Pompeii was founded in the 8th century B.C. by the Oscans, a tribe of peasants and shepherds. By the 6th century B.C. the area was under Greek influence. About 400 B.C. the city was conquered by the Samnites. Rome conquered Pompeii in 80 B.C.
Above you can see how central Pompeii would likely have appeared from overhead before it was destroyed. The large open area, called the forum, is where urban life was focused. The layout of this once vibrant town was a scaled down version of Rome, a model repeated in towns and cities throughout the Roman Empire.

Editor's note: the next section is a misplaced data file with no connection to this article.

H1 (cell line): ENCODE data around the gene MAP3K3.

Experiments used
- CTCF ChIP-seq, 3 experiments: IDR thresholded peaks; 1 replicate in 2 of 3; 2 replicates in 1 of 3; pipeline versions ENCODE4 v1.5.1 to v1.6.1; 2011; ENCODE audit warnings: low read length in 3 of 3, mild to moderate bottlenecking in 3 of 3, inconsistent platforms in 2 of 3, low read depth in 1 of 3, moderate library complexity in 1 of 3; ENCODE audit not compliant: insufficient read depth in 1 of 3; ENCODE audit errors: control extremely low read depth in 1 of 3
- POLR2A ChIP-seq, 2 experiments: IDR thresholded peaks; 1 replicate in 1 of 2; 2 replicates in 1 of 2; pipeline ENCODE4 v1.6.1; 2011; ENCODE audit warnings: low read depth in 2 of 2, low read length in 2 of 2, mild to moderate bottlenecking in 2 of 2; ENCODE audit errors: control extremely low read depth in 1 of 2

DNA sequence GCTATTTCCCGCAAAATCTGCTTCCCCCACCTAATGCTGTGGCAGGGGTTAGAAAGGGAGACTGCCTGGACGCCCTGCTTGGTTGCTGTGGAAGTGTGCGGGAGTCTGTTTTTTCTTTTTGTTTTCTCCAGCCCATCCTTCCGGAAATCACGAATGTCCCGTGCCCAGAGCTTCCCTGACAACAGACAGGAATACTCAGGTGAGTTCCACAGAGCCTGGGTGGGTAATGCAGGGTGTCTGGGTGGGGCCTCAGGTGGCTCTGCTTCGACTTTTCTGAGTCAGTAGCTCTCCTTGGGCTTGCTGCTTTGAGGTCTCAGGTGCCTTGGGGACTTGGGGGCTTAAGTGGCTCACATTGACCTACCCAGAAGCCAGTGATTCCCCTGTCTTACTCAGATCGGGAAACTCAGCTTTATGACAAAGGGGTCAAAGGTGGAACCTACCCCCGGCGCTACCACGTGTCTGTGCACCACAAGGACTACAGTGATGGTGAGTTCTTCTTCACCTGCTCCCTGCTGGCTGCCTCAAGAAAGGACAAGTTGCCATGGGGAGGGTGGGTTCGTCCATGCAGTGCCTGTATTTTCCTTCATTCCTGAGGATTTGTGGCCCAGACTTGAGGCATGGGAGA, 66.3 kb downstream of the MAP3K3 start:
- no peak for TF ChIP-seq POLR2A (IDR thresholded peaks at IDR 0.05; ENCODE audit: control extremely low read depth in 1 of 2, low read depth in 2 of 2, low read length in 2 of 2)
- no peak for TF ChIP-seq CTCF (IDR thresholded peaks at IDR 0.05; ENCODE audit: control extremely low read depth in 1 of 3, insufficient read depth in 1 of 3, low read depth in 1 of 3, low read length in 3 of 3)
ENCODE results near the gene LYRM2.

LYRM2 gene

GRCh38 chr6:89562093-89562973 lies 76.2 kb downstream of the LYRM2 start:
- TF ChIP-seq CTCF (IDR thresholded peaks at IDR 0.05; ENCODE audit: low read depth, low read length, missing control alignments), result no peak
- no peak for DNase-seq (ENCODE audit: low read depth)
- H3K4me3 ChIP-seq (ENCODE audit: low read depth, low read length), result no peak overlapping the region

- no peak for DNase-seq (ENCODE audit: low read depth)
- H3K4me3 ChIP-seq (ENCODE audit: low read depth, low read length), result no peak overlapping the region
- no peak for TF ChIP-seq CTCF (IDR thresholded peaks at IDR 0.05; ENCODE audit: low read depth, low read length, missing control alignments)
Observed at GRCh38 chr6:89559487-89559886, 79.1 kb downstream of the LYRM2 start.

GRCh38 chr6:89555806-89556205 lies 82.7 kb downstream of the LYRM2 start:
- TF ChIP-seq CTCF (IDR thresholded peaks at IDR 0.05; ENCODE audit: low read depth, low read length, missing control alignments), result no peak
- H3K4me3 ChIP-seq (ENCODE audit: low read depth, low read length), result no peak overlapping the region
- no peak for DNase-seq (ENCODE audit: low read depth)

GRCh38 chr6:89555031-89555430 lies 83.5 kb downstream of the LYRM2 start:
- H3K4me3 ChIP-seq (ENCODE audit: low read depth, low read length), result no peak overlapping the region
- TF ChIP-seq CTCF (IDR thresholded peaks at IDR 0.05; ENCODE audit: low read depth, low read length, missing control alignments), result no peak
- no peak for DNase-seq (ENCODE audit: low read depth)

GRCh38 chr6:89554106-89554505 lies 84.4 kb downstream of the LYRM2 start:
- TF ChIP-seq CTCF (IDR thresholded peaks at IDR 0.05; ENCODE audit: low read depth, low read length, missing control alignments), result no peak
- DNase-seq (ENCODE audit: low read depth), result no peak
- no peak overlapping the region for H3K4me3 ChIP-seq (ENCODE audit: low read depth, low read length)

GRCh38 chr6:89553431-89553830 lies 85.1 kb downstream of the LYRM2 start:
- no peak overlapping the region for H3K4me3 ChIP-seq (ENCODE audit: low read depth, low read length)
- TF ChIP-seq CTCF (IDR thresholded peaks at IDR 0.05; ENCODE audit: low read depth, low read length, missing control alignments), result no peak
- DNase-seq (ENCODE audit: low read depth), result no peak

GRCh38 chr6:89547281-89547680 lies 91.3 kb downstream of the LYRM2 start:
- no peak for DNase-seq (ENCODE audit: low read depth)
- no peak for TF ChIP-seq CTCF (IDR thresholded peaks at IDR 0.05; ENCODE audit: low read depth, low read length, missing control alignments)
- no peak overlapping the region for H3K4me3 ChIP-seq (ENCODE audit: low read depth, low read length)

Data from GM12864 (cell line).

By 79 A.D. Pompeii was a city covering 160 acres with a population of 20,000. Sixty percent of the inhabitants were free and 40% were slaves.
A prosperous harbor town, part Roman and part Greek, Pompeii was similar in many ways to Corinth of the first century A.D. By better understanding life in Pompeii, we can gain insight about the New Testament books of First and Second Corinthians.